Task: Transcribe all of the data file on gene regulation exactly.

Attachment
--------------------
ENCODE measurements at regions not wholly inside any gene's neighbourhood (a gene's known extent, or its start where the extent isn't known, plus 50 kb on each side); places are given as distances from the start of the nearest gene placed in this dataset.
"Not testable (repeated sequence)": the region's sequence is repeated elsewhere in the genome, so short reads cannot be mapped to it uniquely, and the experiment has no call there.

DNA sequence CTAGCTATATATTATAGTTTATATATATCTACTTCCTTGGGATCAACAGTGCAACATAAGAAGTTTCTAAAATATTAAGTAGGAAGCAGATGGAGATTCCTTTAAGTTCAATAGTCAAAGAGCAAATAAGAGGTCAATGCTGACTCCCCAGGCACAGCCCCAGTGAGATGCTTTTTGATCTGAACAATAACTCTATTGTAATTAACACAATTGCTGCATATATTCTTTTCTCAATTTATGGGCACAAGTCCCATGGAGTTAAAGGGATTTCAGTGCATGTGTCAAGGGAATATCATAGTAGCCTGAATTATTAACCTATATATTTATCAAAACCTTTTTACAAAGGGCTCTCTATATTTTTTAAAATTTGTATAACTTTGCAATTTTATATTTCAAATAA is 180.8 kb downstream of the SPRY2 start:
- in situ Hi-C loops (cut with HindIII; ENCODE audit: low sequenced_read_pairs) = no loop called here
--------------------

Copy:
ENCODE measurements at regions not wholly inside any gene's neighbourhood (a gene's known extent, or its start where the extent isn't known, plus 50 kb on each side); places are given as distances from the start of the nearest gene placed in this dataset.
"Not testable (repeated sequence)": the region's sequence is repeated elsewhere in the genome, so short reads cannot be mapped to it uniquely, and the experiment has no call there.

DNA sequence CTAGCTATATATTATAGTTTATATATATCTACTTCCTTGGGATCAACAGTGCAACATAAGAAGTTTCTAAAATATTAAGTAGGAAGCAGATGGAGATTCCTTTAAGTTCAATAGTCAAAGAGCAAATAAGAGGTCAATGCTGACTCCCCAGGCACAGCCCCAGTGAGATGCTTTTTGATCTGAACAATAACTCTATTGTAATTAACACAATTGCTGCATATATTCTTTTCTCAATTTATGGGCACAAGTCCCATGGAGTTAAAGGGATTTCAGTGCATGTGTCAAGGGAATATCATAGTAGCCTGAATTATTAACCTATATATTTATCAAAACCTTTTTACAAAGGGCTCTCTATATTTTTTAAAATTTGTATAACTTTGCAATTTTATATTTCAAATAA is 180.8 kb downstream of the SPRY2 start:
- in situ Hi-C loops (cut with HindIII; ENCODE audit: low sequenced_read_pairs) = no loop called here